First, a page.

In this walkthrough, we've shared how to rotoscope in After Effects, so you can transform live action video into gorgeous animations.
What is Rotoscoping?
At the most basic level, rotoscoping is isolating a subject from the background. With the advent of editing software like After Effects, artists have taken that simple concept and explored a variety of creative directions. With built-in After Effects tools like the Roto Brush, it's fairly easy to draw outlines around your subject and create a cartoon-like effect. This is what most people think of when they hear the term "rotoscoping", and it can be used to trace extremely detailed animations.
How to Rotoscope in After Effects
1. First, load your current After Effects project and choose a clip that you'd like to rotoscope. Then, select the Roto Brush by pressing Alt+W (or Option+W on Mac).
2. The Roto Brush works a lot like the Quick Selection tool in Photoshop, in that you can draw a rough outline around the image, and then After Effects will analyze that area and determine where the subject meets the background. Anything you draw with the Roto Brush appears in bright green, and then it disappears and is replaced with a thin pink outline around the selection.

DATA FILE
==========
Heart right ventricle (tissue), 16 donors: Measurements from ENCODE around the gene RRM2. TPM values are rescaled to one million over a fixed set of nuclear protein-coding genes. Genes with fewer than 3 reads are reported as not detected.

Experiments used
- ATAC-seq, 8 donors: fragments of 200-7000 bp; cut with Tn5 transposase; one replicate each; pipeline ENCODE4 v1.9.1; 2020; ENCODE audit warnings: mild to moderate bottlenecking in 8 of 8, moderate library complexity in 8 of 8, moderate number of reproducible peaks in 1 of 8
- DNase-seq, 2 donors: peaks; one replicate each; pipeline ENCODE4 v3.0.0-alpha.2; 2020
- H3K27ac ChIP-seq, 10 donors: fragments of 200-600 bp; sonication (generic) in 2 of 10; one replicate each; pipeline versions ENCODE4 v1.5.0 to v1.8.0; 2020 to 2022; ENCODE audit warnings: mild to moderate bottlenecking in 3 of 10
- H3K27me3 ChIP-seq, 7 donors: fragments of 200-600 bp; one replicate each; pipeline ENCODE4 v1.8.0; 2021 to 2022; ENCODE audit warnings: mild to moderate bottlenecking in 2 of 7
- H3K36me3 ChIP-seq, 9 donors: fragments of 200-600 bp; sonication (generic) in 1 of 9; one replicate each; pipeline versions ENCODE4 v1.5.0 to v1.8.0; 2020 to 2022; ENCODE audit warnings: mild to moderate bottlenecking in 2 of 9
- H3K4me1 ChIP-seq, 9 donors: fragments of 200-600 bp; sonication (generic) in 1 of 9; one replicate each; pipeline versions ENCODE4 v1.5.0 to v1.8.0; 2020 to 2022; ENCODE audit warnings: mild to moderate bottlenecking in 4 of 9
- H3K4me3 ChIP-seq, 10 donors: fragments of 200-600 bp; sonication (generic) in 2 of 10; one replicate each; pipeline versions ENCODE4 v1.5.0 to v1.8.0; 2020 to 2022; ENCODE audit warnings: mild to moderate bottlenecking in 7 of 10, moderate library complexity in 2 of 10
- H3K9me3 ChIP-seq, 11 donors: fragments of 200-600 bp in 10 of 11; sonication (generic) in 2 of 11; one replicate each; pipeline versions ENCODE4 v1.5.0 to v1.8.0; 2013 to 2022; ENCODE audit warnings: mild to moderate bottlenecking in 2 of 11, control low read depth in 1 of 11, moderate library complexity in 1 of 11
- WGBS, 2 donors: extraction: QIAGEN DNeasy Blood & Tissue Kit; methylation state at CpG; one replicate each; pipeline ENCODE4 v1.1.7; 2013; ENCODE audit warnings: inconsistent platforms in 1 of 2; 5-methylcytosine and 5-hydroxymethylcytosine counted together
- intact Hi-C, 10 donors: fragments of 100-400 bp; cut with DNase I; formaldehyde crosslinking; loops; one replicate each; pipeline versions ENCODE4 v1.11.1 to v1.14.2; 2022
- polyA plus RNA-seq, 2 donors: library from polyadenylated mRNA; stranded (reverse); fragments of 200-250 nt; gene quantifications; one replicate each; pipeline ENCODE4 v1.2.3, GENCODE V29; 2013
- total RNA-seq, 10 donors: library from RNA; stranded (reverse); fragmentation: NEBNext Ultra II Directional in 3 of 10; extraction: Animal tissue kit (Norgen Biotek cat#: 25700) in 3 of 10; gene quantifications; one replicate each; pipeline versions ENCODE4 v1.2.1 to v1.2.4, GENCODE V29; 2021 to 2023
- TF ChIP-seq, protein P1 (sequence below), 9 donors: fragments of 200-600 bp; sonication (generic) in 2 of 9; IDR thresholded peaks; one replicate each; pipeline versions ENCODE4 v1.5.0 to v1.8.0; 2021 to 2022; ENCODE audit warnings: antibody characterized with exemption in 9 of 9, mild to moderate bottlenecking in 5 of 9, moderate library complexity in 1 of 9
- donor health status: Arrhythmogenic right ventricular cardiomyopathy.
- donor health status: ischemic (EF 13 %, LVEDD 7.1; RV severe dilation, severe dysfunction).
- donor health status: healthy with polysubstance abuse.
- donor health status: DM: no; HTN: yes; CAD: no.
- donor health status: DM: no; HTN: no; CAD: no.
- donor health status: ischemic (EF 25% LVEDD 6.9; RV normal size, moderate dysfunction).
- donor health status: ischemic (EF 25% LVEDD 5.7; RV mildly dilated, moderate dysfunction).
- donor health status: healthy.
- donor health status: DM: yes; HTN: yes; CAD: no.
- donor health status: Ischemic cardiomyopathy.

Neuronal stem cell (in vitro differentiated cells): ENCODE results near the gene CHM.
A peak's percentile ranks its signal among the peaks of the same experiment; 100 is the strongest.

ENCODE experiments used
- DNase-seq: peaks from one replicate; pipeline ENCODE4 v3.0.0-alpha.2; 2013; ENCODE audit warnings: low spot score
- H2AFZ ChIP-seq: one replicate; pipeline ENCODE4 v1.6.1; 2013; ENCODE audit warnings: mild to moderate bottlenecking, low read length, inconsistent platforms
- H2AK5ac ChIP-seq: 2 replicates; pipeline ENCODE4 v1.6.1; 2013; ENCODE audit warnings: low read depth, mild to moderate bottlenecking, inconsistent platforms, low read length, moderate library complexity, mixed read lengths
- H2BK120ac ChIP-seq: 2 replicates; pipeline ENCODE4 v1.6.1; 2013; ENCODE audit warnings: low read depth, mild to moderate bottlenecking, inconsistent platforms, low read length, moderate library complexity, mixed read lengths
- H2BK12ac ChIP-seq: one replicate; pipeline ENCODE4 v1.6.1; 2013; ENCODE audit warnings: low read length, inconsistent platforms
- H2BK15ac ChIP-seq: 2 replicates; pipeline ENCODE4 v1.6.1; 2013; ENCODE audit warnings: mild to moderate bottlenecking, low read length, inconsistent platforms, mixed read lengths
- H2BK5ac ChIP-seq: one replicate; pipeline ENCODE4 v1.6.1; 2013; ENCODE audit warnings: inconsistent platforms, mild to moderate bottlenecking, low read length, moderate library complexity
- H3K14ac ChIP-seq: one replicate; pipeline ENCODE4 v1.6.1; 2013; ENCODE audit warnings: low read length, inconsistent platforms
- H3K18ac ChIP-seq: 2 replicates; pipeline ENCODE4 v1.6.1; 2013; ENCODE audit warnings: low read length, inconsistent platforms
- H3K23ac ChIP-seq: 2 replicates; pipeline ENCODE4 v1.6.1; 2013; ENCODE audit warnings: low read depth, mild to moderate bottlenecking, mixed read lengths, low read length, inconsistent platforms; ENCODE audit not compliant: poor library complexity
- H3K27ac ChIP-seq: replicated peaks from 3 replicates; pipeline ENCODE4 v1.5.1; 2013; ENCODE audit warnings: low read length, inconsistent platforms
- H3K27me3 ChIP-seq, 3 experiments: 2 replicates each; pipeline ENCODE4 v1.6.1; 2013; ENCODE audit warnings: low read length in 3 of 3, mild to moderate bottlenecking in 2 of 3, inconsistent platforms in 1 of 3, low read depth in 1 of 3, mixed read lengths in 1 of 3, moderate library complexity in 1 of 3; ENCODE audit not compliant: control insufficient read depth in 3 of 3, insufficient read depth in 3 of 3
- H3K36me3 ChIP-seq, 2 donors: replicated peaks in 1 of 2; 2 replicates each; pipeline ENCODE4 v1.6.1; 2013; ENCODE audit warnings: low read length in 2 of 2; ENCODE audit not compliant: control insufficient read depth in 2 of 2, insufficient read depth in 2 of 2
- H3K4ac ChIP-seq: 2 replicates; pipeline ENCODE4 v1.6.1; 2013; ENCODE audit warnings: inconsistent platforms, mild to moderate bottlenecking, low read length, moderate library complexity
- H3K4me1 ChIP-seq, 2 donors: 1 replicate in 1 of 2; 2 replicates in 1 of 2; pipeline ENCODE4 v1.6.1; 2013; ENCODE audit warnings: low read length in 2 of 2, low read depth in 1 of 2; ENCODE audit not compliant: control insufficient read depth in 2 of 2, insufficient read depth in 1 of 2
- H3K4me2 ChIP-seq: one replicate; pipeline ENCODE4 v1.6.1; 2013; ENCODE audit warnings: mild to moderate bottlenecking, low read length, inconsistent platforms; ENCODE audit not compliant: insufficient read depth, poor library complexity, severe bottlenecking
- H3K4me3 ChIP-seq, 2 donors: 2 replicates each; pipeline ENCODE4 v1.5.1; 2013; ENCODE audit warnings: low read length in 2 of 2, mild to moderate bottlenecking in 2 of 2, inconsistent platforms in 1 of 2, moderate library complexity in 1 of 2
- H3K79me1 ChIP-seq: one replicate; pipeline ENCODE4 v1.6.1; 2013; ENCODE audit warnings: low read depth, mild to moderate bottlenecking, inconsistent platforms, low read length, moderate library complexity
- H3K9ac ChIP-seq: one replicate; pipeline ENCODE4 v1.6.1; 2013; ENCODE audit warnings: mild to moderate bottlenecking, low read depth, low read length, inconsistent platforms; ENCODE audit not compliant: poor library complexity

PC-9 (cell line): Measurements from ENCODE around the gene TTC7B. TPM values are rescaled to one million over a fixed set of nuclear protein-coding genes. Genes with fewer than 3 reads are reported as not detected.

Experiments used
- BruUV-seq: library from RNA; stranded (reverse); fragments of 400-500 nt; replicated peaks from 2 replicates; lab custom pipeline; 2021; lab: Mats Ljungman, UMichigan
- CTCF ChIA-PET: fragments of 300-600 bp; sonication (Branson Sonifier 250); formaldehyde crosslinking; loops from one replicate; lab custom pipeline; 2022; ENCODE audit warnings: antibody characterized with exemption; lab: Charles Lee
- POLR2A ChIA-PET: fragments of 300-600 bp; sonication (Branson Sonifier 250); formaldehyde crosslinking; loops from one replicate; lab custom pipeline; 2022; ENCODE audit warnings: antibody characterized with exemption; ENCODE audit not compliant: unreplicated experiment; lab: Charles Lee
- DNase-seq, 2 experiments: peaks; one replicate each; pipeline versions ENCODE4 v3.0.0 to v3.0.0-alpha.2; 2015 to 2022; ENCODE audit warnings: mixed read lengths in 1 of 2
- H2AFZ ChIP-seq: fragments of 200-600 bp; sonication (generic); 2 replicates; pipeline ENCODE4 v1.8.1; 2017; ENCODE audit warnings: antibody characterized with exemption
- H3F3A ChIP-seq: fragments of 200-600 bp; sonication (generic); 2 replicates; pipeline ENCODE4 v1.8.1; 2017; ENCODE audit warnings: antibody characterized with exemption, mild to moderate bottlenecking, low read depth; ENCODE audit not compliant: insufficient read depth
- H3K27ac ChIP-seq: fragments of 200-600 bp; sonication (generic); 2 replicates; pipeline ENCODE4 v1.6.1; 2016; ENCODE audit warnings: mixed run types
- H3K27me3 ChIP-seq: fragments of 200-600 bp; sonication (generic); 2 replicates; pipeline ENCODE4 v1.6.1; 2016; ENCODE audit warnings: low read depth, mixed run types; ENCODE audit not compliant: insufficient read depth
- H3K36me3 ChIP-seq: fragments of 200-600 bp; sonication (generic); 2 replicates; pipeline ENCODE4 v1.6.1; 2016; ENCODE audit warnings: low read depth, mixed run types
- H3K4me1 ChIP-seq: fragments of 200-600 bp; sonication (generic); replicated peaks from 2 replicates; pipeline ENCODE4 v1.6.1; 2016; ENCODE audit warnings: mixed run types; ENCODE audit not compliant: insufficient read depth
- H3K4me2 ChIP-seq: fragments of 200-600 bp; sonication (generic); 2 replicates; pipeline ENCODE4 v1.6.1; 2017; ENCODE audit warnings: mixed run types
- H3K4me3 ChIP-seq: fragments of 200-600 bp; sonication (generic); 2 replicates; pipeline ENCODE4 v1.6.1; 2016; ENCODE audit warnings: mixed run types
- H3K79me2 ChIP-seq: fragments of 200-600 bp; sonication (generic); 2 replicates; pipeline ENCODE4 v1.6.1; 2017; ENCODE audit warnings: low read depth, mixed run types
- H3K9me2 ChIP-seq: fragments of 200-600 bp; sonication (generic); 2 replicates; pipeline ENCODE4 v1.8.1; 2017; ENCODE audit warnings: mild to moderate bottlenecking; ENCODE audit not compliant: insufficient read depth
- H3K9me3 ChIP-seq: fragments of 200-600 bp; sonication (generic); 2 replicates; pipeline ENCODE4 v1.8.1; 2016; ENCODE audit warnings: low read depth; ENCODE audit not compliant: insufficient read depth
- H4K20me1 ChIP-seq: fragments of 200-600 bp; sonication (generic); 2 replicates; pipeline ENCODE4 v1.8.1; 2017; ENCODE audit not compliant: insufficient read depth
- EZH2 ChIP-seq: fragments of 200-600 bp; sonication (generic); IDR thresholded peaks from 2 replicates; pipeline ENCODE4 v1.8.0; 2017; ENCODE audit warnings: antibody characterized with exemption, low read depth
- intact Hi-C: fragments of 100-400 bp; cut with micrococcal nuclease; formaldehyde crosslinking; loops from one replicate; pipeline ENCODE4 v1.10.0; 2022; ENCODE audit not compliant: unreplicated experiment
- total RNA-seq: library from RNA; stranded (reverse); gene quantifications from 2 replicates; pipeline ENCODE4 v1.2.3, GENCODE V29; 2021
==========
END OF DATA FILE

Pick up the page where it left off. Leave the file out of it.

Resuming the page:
3. As you continue to draw with the Roto Brush, the pink selection will expand until it isolates your entire subject. Next, you can train the Roto Brush to avoid selecting the background by holding the Alt key (Option on Mac) and drawing on those areas. While the Alt key is pressed, your Roto Brush strokes will be bright red.
4. As you start to play the clip frame-by-frame, you'll see that the Roto Brush outline moves in sync with your subject. It's a good practice to scrub through the clip before making any more adjustments to the project, just so you're certain that the selection stays consistent. At any point, you can pause on a particular frame and tweak it with the Roto Brush.
5. When you're happy with the Roto Brush selection throughout the clip, go back to the Composition view. The background should turn black, leaving only your selected subject. This may look a bit sharp or unflattering around the edges, but you can smooth it out by turning on "Refine Matte" under the Roto Brush settings. This adds subtle blending to your selection.
Now that you've isolated a subject using rotoscoping, you can apply all sorts of amazing effects, such as illustrating the subject, changing the background, and much more. Once you let After Effects take care of the technical details, you'll have more time to focus on the creative process.